1942: A Love Story
36 China Town
8 X 10 Tasveer
Aa Ab Laut Chalen
Aap Mujhe Achche Lagne Lage
Bombay to Bangkok
Bunty Aur Babli
Chak De! India
Chandni Chowk to China
Chori Chori Chupke Chupke
Chup Chup Ke
Deewane Huye Paagal
Dhaai Akshar Prem Ke
Dil Chahta Hai
Dil Hai Tumhaara
Dil Maange More
Dil Ne Jise Apna Kahaa
Dilwale Dulhania Le Jayenge
Golmaal: Fun Unlimited
Haan Maine Bhi Pyaar Kiya
Hum Aapke Dil Mein Rehte Hain
Hum Dil De Chuke Sanam
Hum Kisise Kum Nahim
Hum Tumhare Hain Sanam
Humko Deewana Kar Gaye
I See You
Jaane Tu Ya Jaane Na
Jab We Met
Jhoom Barabar Jhoom
Jo Jeeta Wohi Sikandar
Kal Ho Naa No
Kuch Kuch Hota Hai
Kudiyon Ka Hai Zamaana
Kyun! Ho Gaya Na
Laaga Chunari Mein Daag
Lage Raho Munna Bhai
Love Aaj Kal
Love Story 2050
Luck By Chance
Lucky: No Time For Love
Main Hoon Na
Main Khiladi Tu Anari
Maine Prem Ki Diwani Hoon
Maine Pyaar Kyun Kiya
Maine Pyaar Kiya
Mujhse Dosti Karogi
Mujhse Shaadi Karogi
Na Tum Jaano Na Hum
Nayak: The Real Hero
Om Jai Jagadish
Om Shanti Om
Oye Lucky! Lucky Oye!
Qayamat Se Qayamat Tak
Ta Ra Rum Pum
The Mistress of Spices
Thoda Pyaar Thoda Magic
Vaah! Life Ho To Aisi!
Taadon Ki Baaraat
Yeh Raaste Hain Pyaar Ke
Whew! It’s been a whirlwind Bolly-year. Hopefully there are many more to come! I’m looking forward to Wanted and Dil Bole Hadippa in theaters in the next couple weeks. I also am looking forward to my Sonu Niigam concert. Hopefully it will actually happen this time! I’m heading to my room to watch Jo Jeeta Wohi Sikandar and possibly, in celebration (if I can stay awake) Om Shanti Om.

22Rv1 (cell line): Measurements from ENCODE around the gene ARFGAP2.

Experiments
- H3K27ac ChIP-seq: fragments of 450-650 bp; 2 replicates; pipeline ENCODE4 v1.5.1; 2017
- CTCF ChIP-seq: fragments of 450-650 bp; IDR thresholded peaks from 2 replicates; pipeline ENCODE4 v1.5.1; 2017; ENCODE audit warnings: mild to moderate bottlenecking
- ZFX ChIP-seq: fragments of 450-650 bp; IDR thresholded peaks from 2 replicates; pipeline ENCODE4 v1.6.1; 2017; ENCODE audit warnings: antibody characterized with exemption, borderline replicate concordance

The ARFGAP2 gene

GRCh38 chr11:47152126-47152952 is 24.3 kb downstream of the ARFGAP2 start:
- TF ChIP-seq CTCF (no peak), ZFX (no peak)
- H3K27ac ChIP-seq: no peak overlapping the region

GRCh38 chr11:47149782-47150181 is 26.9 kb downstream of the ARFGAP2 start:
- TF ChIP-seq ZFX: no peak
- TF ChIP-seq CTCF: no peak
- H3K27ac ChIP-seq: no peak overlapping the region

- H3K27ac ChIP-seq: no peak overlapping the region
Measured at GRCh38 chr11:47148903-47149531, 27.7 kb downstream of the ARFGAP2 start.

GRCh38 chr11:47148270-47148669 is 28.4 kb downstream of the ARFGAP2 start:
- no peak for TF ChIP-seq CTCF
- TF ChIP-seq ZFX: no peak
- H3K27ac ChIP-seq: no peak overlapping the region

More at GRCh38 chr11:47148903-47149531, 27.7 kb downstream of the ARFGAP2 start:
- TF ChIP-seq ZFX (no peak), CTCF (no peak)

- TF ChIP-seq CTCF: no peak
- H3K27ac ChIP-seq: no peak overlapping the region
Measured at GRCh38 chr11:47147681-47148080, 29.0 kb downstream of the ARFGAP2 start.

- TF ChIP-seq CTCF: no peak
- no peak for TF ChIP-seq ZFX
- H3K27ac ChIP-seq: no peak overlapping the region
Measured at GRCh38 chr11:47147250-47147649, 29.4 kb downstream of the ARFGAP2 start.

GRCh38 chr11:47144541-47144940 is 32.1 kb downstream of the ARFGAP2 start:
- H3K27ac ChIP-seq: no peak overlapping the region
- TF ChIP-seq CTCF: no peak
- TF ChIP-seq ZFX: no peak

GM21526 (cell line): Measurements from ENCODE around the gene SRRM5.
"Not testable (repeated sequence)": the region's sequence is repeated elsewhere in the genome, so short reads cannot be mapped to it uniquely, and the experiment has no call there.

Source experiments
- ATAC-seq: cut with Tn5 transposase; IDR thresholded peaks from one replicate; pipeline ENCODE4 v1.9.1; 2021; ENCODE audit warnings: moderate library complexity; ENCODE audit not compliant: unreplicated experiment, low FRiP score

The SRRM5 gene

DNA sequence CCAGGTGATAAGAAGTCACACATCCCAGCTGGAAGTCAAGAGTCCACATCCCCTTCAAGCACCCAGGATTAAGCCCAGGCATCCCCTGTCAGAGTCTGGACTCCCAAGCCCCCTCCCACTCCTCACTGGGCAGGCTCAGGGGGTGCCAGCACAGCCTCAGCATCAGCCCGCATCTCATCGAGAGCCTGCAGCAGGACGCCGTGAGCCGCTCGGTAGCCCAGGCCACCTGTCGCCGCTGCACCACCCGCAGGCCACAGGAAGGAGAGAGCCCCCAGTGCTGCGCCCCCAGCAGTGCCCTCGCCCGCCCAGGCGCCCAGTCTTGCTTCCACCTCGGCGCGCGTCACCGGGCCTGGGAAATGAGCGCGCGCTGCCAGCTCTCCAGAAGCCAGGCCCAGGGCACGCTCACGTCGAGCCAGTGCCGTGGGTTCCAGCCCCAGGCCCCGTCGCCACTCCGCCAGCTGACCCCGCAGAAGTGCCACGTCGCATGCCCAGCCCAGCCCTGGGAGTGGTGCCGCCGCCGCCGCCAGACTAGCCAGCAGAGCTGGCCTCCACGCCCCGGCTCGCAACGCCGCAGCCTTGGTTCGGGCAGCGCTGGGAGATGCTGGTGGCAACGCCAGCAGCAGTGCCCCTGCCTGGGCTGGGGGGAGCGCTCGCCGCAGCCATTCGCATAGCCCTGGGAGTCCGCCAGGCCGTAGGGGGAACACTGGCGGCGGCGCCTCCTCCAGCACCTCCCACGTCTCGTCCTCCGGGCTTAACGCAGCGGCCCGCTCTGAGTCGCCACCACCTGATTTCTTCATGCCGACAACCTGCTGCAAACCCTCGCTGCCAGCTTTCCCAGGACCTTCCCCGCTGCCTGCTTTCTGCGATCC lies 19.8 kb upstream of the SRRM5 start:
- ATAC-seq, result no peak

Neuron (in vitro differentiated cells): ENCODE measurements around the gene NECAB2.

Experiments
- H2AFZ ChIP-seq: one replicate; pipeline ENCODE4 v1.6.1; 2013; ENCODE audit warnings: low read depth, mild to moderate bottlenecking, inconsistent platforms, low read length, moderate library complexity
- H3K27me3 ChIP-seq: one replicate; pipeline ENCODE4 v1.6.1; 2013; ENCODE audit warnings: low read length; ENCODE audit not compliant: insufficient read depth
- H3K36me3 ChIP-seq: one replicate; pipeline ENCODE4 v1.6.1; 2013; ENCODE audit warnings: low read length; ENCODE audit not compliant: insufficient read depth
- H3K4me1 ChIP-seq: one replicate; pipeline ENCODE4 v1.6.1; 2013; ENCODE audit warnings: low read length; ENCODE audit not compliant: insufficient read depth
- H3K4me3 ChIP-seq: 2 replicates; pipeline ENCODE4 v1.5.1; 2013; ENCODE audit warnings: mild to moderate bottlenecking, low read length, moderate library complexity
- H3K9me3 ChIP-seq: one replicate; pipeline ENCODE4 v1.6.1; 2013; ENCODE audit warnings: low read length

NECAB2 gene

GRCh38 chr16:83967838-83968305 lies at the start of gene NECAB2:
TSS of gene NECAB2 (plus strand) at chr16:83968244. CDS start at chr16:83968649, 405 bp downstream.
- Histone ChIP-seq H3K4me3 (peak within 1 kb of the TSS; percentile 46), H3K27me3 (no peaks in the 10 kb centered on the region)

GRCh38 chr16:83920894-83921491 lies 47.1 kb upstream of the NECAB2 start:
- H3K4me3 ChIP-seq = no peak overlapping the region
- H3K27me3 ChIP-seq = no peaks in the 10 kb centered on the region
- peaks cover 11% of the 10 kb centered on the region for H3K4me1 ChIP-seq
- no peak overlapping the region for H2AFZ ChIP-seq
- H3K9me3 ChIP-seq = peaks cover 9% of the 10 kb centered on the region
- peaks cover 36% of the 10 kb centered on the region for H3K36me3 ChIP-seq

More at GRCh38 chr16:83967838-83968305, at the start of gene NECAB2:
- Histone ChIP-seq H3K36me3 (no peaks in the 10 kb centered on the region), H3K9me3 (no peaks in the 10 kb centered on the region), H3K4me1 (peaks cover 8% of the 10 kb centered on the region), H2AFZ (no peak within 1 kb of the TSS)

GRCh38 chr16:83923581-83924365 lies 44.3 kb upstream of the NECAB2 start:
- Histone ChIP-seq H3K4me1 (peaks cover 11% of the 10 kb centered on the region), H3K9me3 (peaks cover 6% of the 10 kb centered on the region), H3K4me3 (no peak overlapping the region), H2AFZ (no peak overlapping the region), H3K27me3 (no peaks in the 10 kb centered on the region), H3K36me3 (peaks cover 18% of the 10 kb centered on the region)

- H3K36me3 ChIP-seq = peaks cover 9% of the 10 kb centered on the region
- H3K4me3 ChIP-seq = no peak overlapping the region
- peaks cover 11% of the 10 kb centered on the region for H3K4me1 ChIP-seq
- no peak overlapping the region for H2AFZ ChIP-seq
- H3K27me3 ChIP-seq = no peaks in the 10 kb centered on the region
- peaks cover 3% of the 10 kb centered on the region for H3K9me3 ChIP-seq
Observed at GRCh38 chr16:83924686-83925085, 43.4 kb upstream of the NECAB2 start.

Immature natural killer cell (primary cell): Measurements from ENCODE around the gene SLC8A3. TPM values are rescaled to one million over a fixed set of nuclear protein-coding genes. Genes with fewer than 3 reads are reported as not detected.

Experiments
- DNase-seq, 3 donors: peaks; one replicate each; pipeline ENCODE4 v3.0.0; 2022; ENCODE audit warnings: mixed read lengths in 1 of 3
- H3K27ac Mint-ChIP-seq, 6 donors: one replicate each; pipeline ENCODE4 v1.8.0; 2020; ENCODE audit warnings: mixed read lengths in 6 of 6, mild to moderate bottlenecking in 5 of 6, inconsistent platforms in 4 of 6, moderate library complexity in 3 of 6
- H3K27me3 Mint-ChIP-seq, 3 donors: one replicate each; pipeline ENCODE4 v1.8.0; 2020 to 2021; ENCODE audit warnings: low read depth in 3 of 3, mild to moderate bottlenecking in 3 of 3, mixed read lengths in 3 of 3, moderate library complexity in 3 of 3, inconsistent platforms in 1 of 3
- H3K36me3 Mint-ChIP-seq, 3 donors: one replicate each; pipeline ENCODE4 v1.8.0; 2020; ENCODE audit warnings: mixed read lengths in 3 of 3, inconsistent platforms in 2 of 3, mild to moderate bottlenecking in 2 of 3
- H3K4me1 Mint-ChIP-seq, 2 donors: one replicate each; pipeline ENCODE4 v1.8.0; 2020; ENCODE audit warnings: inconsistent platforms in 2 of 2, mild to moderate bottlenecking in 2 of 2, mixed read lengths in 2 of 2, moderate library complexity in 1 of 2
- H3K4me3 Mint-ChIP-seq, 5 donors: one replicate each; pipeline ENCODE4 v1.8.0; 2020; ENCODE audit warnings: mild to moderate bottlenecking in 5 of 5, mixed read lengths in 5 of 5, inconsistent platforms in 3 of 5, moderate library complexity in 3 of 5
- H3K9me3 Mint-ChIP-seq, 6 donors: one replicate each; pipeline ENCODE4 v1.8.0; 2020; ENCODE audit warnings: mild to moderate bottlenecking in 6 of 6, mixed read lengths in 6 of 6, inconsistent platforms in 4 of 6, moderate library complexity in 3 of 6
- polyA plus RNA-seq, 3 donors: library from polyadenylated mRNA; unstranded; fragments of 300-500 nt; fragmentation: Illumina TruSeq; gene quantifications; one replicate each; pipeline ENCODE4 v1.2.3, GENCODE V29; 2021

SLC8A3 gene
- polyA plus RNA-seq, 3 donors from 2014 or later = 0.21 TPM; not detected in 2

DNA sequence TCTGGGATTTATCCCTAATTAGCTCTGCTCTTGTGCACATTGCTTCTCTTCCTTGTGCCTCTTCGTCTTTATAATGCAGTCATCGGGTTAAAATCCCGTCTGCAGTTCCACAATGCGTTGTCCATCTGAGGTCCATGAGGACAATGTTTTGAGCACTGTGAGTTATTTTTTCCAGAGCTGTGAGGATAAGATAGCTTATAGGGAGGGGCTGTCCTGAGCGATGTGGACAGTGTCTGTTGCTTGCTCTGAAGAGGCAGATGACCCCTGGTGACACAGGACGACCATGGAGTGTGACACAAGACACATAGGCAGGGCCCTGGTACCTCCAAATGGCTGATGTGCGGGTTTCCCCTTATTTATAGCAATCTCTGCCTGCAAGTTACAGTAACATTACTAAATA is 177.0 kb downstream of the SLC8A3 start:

Last night was the most fun I’ve had all year long! I went with my new friend Sita-Ji and her buddy to club Envy last night. Nasha Entertainment was holding a Desi party. I’ve not really been clubbing before. Once, in place that was more of a bar I celebrated a friend/co-workers birthday, but there weren’t many dancers and my mom was there… So, in many ways last night was full of firsts. First time partying in downtown Minneapolis, first time going to a club, and first time dancing in a big crowd. Oh, but was it fun! Aside from the one guy who moved in with out any subtlety and stared at me intensely for awhile before I ran scared for the other room, I had a blast. I’m grateful to Sita-ji and her friend for accompaning me. I had entirely too much fun. We met a man who was there for business from Mumbai whose name I think is spelled Babi… I had the hardest time hearing anything over the pulsating punjab beats and fun Bollywood numbers. I think I surprised him with how well I could sing along with the music. There was great music, I knew about 50% of the songs, and the rest I would LOVE to find out what they were and listen to them when I can hear more than the dhol. But, he invited me out on the dance floor and I danced with him, Sita-ji and his friends for awhile and we shifted around a lot. There were a lot of people there enjoying themselves and it was nice to kind of let loose and just enjoy myself. I woke up excited and sore this morning, well before I probably should have considering how late I stayed out… I wasn’t planning to take pictures and didn’t bring my camera because I didn’t want the extra weight in my pocket, but I wish I could have taken a picture of the bartender – he looked like he could have been Abhishek Bachchans brother. So cute! I know I’ll be going to the next one! When is it??!